State lawmakers say too many children in the child welfare system are disappearing for weeks at a time without anyone looking for them. They also say most of the children rescued from sex trafficking are in the foster system.

Right now lawmakers say there are 57 children missing from Colorado’s child welfare system. Nobody knows where they are and too often there is little effort to find them, according to lawmakers. They say Colorado’s most vulnerable children deserve better.

A child sex trafficking sting during the National Western Stock Show last week was just the latest example of what state lawmakers call a disturbing trend — a foster care to prostitution pipeline.

Sixty percent of children rescued from sex trafficking have at one time have been in the custody of a welfare agency or foster home, according to lawmakers.

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Families form in Adoption Awareness month

Happiness filled the courtroom last week as 197th District Court Judge Migdalia Lopez finalized the adoption of three children into Cameron County families.

With the arrival of National Adoption Awareness Month, Lydia and Jorge Abundiz adopted Jodee Lydia Abundiz, 1, who they have had in their care since the child was four days old. The family felt great to finally have Jodee officially part of the family.

“She has always felt like our family,” Lydia Abundiz said.

Rolando and Cristina Garzoria adopted Trey Austin Garzoria, 8, who have been in the child’s life as foster parents for four years.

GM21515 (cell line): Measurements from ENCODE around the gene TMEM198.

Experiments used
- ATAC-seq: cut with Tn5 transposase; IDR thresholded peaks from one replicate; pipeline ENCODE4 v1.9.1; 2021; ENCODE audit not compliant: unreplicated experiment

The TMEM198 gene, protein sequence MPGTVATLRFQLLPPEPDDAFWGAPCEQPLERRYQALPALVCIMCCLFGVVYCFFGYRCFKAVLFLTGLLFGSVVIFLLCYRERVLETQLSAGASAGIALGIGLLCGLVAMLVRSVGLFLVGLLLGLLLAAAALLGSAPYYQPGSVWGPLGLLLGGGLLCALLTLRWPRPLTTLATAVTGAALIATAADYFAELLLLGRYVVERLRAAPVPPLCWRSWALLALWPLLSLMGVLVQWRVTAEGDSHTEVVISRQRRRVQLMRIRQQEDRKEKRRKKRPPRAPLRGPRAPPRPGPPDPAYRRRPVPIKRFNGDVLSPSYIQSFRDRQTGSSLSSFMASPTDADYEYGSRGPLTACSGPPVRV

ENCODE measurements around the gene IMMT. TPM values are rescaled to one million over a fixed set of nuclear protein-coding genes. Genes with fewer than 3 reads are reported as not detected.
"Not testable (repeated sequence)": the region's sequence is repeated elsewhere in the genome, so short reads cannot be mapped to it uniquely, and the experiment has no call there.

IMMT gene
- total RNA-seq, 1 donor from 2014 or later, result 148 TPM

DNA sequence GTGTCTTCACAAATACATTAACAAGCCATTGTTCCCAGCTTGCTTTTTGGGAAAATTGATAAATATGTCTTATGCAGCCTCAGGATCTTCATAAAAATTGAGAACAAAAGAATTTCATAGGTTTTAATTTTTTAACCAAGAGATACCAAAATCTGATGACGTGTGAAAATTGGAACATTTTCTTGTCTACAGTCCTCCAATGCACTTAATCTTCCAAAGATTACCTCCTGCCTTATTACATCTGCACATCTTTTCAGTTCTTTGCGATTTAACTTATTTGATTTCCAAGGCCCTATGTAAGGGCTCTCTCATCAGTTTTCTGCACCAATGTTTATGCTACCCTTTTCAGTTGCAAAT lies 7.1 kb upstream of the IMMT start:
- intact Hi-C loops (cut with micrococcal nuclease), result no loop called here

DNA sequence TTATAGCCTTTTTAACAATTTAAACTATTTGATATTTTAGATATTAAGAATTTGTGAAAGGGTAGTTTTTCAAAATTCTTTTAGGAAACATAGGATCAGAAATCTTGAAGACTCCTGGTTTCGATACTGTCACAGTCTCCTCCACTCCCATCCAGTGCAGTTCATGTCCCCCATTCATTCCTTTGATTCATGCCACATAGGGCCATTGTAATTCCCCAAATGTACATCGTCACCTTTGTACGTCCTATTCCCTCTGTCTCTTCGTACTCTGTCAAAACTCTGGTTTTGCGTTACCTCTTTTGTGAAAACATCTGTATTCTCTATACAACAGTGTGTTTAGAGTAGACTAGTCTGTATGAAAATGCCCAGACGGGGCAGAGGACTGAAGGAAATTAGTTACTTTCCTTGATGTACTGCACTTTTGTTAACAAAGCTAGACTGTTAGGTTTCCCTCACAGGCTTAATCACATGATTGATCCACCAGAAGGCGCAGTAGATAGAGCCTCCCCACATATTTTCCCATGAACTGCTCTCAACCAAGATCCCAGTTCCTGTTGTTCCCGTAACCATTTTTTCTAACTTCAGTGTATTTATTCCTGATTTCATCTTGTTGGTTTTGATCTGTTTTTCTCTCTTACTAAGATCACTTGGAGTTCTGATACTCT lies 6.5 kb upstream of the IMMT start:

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Clark County may settle child welfare lawsuit for $2 million

Seven former foster children alleging abuse and neglect in the child welfare system may soon receive a settlement in excess of $2 million from Clark County.

Clark County has spent spent $1.4 million on attorney fees, which covered outside counsel, and other costs in defending the case, according to Clark County spokesman Erik Pappa.

The $2.075 million settlement will go before the Clark County Commission for approval during its Tuesday meeting.

“These children and youth, who are subject of the settlement, were injured physically and mentally,” Bill Grimm, the attorney representing the children, said Friday. “Every single one of them went down this long road because they entered (the lawsuit) to improve the system for the children that came after them. They certainly remain hopeful that they will send a message to the system.”

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